Discover the Desert in a Day

Author: Renee Patrick  |  Published: March 29, 2024  | Category: Where-To

This article originally appeared in The Bulletin on March 22, 2024.

These short hikes will give you a taste of the desert wonders found along Oregon Natural Desert Association’s 750-mile Oregon Desert Trail

Let’s face it: Backpacking the challenging and often remote Oregon Desert Trail in southeastern Oregon may not make your list of things to do this year, or ever. The trail is an ambitious, 750-mile route that stitches together existing hiking trails, old Jeep tracks and historic wagon roads on public lands and rights-of-way stretched across the entirety of Oregon’s High Desert.

View from the Fred Riddle Trail overlook. ONDA volunteers worked to reestablish a segment of this trail found on the edge of Little Blitzen Gorge. Photo: Renee Patrick

Aside from the time it takes to hike the entire distance or embark on a multi-day trip, the remoteness of much of the Oregon Desert Trail (ODT) paired with the arid climate of the region causes even the most intrepid hiker to plan carefully before committing to a major trek. In fact, while hundreds of day hikers annually enjoy sections of the ODT, only about around 10 thru-hikers complete the entire route per year.

Fortunately, those who embark on desert hikes of any distance or duration are richly rewarded. Oregon Natural Desert Association developed the ODT to showcase the most spectacular natural areas of southeastern Oregon, connecting these stunning spots with a navigable path that immerses hikers in the diverse public lands ONDA has been protecting and restoring since the 1980s.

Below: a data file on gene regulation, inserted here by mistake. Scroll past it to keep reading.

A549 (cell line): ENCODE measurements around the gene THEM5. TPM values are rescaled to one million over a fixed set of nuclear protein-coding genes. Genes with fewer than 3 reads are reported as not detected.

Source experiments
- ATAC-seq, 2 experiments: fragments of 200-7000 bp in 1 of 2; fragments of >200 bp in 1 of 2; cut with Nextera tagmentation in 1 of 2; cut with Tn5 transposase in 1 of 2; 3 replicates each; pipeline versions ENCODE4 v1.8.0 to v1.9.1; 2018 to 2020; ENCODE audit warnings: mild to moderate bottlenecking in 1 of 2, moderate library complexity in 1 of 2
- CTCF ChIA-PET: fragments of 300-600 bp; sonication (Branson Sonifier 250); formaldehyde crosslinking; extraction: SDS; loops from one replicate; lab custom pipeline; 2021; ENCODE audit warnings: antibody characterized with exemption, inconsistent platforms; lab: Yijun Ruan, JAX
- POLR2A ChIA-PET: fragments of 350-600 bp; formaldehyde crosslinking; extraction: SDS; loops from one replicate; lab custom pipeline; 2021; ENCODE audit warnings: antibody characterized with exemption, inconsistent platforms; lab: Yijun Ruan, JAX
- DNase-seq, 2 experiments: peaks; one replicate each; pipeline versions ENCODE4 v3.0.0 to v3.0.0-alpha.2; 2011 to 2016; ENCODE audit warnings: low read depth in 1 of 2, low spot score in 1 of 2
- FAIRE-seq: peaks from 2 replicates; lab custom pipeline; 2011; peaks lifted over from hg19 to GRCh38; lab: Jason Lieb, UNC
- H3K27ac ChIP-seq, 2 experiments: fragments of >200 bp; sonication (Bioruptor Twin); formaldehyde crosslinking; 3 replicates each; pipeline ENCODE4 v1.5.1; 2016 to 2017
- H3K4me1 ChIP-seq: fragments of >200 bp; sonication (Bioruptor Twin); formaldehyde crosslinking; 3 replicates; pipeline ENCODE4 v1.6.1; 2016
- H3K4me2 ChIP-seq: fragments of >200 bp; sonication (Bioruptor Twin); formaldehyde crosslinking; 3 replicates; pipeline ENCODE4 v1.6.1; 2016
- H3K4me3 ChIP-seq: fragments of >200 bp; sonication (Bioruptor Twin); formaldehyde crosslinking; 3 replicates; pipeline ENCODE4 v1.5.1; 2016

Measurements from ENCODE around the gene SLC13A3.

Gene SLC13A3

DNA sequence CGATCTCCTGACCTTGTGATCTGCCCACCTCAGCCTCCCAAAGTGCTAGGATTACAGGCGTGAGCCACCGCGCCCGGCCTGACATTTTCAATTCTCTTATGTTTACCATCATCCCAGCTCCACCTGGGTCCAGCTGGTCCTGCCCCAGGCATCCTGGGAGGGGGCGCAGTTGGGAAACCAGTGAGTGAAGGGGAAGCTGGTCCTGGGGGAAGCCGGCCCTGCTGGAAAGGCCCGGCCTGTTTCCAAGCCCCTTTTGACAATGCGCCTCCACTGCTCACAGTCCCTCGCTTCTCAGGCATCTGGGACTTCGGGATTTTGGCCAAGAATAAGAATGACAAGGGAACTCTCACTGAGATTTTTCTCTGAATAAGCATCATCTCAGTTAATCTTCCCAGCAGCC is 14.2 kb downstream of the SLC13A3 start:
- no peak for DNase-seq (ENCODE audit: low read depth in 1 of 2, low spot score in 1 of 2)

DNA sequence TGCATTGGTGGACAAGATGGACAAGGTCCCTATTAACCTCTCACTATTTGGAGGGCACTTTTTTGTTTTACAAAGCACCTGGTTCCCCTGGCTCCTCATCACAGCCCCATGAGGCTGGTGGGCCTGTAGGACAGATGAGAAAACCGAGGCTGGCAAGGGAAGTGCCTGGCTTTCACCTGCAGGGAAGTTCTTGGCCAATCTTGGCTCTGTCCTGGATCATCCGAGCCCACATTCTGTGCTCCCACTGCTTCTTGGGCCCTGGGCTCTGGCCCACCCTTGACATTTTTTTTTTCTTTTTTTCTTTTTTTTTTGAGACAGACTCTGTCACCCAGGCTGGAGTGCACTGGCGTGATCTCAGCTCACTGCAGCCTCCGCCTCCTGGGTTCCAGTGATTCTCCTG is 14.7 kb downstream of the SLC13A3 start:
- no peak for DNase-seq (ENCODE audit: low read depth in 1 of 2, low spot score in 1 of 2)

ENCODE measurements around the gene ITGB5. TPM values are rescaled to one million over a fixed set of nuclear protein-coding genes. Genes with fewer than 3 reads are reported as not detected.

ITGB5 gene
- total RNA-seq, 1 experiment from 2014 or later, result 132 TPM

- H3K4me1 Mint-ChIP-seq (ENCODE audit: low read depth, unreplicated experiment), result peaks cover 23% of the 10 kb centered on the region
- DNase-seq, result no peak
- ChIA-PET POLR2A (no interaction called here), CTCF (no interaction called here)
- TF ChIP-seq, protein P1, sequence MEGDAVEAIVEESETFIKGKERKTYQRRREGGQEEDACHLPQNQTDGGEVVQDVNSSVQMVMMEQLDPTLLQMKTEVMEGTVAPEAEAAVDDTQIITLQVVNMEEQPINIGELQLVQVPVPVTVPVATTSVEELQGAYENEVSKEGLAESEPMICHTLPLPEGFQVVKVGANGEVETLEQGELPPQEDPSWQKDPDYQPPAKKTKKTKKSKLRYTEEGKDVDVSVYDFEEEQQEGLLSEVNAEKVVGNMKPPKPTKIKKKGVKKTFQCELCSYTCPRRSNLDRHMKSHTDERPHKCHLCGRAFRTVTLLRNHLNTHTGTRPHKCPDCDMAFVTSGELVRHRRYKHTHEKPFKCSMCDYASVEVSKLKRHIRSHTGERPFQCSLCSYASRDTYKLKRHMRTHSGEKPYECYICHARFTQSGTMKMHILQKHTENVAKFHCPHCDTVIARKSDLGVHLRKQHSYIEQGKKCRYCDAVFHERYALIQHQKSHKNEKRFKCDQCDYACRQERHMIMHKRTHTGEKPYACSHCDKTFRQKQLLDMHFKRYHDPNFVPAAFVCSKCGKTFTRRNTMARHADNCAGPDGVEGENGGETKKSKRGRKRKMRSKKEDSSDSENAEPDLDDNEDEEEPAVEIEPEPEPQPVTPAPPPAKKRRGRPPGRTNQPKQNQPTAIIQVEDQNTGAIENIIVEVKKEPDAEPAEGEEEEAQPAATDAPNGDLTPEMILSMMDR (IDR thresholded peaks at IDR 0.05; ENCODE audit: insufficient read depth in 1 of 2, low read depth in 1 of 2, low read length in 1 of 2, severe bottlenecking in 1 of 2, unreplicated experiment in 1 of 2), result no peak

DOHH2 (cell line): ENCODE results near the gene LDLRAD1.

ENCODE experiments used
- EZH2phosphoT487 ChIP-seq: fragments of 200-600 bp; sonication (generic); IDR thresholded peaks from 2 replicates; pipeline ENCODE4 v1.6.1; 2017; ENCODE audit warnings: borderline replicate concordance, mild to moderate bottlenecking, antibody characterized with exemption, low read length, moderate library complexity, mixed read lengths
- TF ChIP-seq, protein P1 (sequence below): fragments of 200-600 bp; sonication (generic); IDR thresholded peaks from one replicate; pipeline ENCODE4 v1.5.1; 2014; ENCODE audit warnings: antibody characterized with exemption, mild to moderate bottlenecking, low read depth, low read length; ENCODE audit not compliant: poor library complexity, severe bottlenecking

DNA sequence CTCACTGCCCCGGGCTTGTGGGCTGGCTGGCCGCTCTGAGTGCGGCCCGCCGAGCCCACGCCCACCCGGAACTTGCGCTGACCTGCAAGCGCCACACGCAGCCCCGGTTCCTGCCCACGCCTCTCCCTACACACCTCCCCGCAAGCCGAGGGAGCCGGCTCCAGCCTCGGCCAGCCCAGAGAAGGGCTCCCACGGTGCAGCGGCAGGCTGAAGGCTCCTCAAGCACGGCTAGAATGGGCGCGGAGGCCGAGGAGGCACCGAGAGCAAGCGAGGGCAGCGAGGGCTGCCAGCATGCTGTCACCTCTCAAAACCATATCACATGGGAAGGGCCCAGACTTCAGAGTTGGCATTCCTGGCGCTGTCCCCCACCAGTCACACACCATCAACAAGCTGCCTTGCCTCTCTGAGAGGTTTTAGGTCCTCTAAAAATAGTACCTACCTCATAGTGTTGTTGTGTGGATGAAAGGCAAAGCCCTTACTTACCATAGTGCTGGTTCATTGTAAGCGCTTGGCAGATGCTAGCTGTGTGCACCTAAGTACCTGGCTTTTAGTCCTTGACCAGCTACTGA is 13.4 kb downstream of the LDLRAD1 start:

To accommodate day trippers and backpackers alike, the ODT allows people of varying interests and abilities to get a taste of Oregon’s sagebrush sea on one of the numerous day hikes along the route. Try out one of our six suggestions for a hearty, single day adventure in Oregon’s High Desert.

Central Oregon backcountry

Oregon Badlands Wilderness (nine miles one way): One of only three wilderness areas in the High Desert, the Badlands contains 30,000 acres of fascinating lava flows, some of the oldest trees in Oregon, bright displays of desert wildflowers and castle-like rock formations. Try out the first nine miles of the Oregon Desert Trail from the Tumulus Trailhead to Flatiron Rock Trailhead; arrange for a shuttle to hike the full traverse or do an out-and-back from either trailhead.

Crack in the Ground (two miles one way): Crack-in-the-Ground is an ancient volcanic fissure over two miles long and up to 70 feet deep. An established 2-mile trail along the fissure’s bottom offers a unique hike that is also part of the ODT. From Christmas Valley, head east on the Christmas Valley Highway for approximately one mile. Turn north (left) onto Crack-in-the-Ground Road and continue for about seven miles, being sure to turn left onto Lava Craters Road, following signs to Crack-in-the-Ground and a parking area with facilities.

Crack in the Ground is a literal hidden gem of a hike. Photo: Renee Patrick


Diablo Rim (5.5 miles one way): Diablo Rim is a large, heavily faulted uplift on the east side of Summer Lake. The rim is segmented into many narrow longitudinal sections with a number of distinctive highpoints. Access Diablo Peak from the town of Summer Lake: turn onto Thousand Springs Lane just north of the rest area in town. Follow this road about 6miles to a fork in the road and turn right (south). Drive another 1.2 miles and park before a slight rise in the road, and before reaching the Thousand Springs Ranch. Head cross country towards Cat Camp Draw and follow that up to Diablo Peak.

Steens Mountain and the Greater Hart-Sheldon